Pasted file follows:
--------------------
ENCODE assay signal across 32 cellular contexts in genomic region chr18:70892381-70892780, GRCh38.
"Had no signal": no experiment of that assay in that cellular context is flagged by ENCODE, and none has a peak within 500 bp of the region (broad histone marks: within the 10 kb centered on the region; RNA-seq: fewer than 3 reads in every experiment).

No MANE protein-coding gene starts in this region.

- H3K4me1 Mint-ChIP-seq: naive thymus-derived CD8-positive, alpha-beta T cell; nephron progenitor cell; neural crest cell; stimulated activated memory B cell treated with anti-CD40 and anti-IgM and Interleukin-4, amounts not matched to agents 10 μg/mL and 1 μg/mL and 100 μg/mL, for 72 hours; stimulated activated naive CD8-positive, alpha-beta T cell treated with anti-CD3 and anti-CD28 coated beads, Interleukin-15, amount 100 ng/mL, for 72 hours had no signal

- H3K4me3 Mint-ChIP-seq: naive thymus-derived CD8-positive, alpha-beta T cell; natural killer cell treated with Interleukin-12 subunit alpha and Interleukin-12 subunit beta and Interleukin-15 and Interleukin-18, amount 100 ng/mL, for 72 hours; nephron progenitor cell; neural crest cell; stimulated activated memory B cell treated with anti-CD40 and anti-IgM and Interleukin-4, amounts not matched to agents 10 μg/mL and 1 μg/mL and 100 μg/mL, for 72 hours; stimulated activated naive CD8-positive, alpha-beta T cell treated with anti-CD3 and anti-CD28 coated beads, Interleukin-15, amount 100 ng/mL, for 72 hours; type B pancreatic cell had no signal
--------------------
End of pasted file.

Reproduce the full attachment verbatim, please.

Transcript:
ENCODE assay signal across 32 cellular contexts in genomic region chr18:70892381-70892780, GRCh38.
"Had no signal": no experiment of that assay in that cellular context is flagged by ENCODE, and none has a peak within 500 bp of the region (broad histone marks: within the 10 kb centered on the region; RNA-seq: fewer than 3 reads in every experiment).

No MANE protein-coding gene starts in this region.

- H3K4me1 Mint-ChIP-seq: naive thymus-derived CD8-positive, alpha-beta T cell; nephron progenitor cell; neural crest cell; stimulated activated memory B cell treated with anti-CD40 and anti-IgM and Interleukin-4, amounts not matched to agents 10 μg/mL and 1 μg/mL and 100 μg/mL, for 72 hours; stimulated activated naive CD8-positive, alpha-beta T cell treated with anti-CD3 and anti-CD28 coated beads, Interleukin-15, amount 100 ng/mL, for 72 hours had no signal

- H3K4me3 Mint-ChIP-seq: naive thymus-derived CD8-positive, alpha-beta T cell; natural killer cell treated with Interleukin-12 subunit alpha and Interleukin-12 subunit beta and Interleukin-15 and Interleukin-18, amount 100 ng/mL, for 72 hours; nephron progenitor cell; neural crest cell; stimulated activated memory B cell treated with anti-CD40 and anti-IgM and Interleukin-4, amounts not matched to agents 10 μg/mL and 1 μg/mL and 100 μg/mL, for 72 hours; stimulated activated naive CD8-positive, alpha-beta T cell treated with anti-CD3 and anti-CD28 coated beads, Interleukin-15, amount 100 ng/mL, for 72 hours; type B pancreatic cell had no signal